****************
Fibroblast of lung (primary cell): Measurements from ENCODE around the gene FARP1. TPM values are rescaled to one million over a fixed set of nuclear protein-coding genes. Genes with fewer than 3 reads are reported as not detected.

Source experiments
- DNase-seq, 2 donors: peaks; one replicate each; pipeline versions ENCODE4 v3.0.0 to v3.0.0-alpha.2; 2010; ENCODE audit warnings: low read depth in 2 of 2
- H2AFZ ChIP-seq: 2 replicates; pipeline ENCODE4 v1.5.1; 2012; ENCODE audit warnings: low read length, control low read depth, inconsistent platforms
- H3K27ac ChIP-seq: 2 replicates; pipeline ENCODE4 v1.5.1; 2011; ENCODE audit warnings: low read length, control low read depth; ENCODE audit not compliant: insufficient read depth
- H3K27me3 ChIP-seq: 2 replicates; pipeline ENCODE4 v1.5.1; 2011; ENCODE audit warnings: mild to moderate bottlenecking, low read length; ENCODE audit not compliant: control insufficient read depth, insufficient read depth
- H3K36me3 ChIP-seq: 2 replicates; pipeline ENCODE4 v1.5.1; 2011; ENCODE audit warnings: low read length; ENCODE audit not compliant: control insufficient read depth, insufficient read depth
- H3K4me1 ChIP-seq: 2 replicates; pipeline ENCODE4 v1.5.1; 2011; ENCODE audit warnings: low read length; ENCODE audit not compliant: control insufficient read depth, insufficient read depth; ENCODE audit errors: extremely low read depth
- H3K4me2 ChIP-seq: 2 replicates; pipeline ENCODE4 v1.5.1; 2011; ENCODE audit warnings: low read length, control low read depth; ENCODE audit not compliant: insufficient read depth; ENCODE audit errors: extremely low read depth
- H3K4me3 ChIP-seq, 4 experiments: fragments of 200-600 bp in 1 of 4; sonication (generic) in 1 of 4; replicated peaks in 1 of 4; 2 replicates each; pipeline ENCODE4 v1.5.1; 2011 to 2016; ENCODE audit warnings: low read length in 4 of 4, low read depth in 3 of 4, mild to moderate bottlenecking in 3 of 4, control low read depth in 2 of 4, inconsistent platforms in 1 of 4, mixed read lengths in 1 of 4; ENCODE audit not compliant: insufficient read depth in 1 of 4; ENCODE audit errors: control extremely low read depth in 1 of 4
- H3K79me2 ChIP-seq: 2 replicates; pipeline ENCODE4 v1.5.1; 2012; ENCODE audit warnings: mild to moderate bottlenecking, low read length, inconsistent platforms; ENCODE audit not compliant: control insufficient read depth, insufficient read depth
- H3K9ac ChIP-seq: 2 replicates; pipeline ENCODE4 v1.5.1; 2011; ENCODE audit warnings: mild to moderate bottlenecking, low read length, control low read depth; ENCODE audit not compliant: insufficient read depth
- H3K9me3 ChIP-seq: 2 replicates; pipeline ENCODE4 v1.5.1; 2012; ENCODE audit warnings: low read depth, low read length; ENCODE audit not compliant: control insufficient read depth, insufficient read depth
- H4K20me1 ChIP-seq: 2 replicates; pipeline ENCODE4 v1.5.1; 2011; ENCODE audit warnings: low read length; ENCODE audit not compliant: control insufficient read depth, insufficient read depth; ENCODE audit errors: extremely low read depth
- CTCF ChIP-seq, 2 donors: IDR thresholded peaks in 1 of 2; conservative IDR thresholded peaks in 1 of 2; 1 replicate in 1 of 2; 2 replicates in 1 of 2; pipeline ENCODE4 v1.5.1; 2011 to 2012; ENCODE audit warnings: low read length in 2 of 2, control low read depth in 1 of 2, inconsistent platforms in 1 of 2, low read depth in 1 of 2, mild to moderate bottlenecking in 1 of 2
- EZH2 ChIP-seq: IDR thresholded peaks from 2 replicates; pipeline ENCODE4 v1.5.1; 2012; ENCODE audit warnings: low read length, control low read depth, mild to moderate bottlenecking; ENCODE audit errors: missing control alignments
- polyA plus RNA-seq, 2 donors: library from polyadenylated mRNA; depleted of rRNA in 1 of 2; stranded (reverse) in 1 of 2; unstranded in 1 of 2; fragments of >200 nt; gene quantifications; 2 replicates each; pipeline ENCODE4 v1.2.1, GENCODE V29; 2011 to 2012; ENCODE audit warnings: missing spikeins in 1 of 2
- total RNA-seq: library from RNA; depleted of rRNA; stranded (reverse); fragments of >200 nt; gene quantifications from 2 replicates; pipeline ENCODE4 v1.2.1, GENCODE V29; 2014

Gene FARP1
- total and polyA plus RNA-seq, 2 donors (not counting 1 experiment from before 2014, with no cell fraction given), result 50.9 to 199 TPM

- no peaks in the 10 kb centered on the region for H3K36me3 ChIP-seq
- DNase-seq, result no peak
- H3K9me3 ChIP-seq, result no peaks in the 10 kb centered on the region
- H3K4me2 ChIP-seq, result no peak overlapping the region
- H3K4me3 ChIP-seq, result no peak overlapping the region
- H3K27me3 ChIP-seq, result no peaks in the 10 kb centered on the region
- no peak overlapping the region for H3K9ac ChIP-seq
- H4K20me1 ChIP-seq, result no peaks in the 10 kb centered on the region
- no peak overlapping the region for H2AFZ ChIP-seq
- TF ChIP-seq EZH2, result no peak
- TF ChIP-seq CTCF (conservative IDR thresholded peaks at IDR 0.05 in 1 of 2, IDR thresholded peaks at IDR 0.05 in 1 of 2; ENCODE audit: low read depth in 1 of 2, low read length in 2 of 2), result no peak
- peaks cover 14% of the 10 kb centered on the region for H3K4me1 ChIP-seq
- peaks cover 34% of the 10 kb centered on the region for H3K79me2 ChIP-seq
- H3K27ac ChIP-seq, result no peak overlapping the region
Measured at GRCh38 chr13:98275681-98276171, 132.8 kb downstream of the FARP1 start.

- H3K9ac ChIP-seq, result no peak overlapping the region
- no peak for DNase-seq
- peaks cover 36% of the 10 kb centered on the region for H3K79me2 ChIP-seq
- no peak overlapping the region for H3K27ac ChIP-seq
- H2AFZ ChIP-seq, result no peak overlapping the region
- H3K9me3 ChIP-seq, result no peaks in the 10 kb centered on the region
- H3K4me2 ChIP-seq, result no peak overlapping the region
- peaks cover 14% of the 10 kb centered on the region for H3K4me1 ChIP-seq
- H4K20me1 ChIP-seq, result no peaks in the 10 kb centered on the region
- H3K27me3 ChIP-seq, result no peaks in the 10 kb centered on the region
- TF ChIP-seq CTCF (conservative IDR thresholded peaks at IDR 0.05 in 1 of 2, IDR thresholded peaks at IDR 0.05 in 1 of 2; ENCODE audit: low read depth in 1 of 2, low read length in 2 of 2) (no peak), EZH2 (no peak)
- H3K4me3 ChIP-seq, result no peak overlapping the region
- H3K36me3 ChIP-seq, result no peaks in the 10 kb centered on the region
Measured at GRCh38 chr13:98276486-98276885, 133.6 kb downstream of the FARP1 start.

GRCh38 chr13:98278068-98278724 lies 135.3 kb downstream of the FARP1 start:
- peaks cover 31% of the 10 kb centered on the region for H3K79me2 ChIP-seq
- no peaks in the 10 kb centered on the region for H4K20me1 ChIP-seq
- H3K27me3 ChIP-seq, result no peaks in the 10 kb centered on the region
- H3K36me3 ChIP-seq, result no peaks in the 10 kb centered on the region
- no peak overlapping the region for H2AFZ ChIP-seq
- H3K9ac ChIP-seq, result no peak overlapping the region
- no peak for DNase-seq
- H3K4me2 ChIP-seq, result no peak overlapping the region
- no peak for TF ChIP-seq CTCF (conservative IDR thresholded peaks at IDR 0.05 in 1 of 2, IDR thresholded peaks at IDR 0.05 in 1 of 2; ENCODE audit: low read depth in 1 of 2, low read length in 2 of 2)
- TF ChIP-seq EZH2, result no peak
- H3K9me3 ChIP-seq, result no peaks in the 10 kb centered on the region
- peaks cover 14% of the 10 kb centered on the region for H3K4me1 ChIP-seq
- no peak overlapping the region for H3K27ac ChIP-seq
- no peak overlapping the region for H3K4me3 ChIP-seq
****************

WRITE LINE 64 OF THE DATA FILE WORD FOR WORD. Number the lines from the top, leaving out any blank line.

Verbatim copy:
- no peak overlapping the region for H3K4me3 ChIP-seq